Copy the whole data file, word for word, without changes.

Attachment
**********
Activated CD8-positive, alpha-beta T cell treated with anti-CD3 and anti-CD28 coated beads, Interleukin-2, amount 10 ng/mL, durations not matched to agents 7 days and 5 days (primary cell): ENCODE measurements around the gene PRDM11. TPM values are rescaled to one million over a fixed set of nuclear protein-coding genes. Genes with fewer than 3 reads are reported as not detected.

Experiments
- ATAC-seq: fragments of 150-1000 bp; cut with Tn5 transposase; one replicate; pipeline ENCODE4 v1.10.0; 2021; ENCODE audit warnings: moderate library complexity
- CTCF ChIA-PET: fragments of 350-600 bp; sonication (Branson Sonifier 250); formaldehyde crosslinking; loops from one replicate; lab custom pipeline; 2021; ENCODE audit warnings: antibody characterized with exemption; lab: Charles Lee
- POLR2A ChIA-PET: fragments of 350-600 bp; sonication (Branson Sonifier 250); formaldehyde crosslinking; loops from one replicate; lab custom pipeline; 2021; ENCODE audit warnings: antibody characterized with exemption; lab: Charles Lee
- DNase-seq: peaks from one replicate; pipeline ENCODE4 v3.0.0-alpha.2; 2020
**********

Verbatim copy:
Activated CD8-positive, alpha-beta T cell treated with anti-CD3 and anti-CD28 coated beads, Interleukin-2, amount 10 ng/mL, durations not matched to agents 7 days and 5 days (primary cell): ENCODE measurements around the gene PRDM11. TPM values are rescaled to one million over a fixed set of nuclear protein-coding genes. Genes with fewer than 3 reads are reported as not detected.

Experiments
- ATAC-seq: fragments of 150-1000 bp; cut with Tn5 transposase; one replicate; pipeline ENCODE4 v1.10.0; 2021; ENCODE audit warnings: moderate library complexity
- CTCF ChIA-PET: fragments of 350-600 bp; sonication (Branson Sonifier 250); formaldehyde crosslinking; loops from one replicate; lab custom pipeline; 2021; ENCODE audit warnings: antibody characterized with exemption; lab: Charles Lee
- POLR2A ChIA-PET: fragments of 350-600 bp; sonication (Branson Sonifier 250); formaldehyde crosslinking; loops from one replicate; lab custom pipeline; 2021; ENCODE audit warnings: antibody characterized with exemption; lab: Charles Lee
- DNase-seq: peaks from one replicate; pipeline ENCODE4 v3.0.0-alpha.2; 2020